Syria opposition talks in Riyadh end with no breakthrough

With Syrian rebel fighting position weakened, Assad regime faces little pressure to make concessions.

RIYADH - A meeting between Syrian opposition groups in Riyadh has ended in stalemate, a member said Tuesday, with the fate of President Bashar al-Assad still an obstacle in forming a unified front for peace talks.
The Saudi-backed opposition High Negotiations Committee (HNC) began discussions on Monday with delegations from two other moderate camps, the so-called Cairo and Moscow groupings, in a bid to reach consensus on a joint negotiating strategy.
After hosting seven rounds of largely unsuccessful talks, UN Syria envoy Staffan de Mistura had sought to unify the opposition for what he hopes will be a substantive round of negotiations in October.
"The representatives of the Moscow grouping refused to recognise any text that referred to the Syrian people's demand for the departure of Bashar al-Assad," said Ahmed Ramadan of the National Coalition, a leading component of the HNC.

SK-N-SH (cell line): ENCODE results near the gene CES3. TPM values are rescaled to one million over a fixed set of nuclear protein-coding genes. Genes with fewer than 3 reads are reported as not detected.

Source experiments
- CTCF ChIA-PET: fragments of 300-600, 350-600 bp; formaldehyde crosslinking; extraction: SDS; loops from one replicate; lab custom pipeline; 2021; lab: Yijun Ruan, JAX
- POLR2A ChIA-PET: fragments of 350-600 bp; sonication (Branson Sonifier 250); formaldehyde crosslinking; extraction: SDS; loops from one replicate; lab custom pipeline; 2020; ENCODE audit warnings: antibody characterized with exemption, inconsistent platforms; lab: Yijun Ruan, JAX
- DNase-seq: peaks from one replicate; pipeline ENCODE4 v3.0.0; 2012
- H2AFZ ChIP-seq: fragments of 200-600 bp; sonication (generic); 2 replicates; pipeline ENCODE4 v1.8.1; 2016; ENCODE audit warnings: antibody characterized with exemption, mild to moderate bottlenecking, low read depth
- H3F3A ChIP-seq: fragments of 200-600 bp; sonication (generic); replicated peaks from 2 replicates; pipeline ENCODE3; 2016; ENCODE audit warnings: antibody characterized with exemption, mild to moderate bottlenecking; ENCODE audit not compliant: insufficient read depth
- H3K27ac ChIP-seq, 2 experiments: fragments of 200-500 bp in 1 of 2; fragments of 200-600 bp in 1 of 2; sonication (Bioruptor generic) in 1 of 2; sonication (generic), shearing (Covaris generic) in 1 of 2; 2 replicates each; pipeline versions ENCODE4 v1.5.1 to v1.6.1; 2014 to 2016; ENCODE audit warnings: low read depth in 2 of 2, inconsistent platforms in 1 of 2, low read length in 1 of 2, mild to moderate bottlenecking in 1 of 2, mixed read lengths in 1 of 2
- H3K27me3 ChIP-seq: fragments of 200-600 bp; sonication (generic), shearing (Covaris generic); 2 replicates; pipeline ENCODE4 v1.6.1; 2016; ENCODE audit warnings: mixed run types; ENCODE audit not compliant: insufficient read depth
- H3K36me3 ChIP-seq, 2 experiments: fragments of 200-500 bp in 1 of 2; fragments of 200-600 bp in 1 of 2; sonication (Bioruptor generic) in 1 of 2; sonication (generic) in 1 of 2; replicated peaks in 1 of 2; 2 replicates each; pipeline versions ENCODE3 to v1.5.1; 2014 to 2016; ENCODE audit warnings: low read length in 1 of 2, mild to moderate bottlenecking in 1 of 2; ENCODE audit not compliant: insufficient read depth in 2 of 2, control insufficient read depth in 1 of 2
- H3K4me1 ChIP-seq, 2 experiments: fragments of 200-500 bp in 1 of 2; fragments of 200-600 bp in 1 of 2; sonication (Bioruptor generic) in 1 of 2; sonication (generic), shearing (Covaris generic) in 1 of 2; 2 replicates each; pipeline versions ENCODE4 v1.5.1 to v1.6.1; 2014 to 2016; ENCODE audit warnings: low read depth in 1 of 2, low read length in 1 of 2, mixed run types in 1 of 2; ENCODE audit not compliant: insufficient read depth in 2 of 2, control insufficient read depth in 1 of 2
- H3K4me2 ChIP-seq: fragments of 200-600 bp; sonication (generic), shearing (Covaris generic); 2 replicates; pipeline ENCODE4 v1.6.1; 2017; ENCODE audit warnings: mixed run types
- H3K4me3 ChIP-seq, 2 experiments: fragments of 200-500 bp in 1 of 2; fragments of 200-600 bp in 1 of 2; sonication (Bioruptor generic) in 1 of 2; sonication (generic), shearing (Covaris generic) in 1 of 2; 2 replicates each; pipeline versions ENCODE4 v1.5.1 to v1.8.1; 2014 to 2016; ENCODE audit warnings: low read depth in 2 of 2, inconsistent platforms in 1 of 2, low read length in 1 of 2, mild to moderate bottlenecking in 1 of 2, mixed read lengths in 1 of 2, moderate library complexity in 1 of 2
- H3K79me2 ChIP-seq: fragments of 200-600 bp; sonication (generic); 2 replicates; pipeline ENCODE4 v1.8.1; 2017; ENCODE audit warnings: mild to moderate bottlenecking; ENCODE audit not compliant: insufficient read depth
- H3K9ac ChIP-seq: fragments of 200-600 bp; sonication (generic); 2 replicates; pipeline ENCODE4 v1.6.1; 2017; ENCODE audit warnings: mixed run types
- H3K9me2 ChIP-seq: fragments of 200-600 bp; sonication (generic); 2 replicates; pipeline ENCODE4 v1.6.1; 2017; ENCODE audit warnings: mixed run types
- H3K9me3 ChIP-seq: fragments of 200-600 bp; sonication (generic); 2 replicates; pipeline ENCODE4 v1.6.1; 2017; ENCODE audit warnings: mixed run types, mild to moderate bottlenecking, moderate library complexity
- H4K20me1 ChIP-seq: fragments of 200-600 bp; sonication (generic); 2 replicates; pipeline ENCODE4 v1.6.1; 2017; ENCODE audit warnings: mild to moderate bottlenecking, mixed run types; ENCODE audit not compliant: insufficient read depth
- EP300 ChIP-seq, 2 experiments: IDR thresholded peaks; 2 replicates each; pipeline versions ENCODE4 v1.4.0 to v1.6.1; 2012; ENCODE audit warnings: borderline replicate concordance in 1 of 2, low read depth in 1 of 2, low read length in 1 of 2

"There was an important level of understanding between HNC and the Cairo grouping, but the stalemate with Moscow group delegates hampered efforts to bring representatives... into a single negotiating delegation."
There was no immediate comment from the so-called Moscow group.
Assad's fate has long been a key sticking point, with the HNC insisting on his ouster but the other two camps adopting a softer stance.
De Mistura said last week that he hopes for "real" peace talks between the government and a still-to-be-formed unified Syrian opposition in October.
Rebels have suffered heavy territorial losses since peace talks to end the war began, including the regime's recapture of second city Aleppo, a former opposition stronghold.
With the rebel fighting position weakened, experts say the regime faces no pressure to make concessions at the negotiating table, and especially not over the question of Assad's future.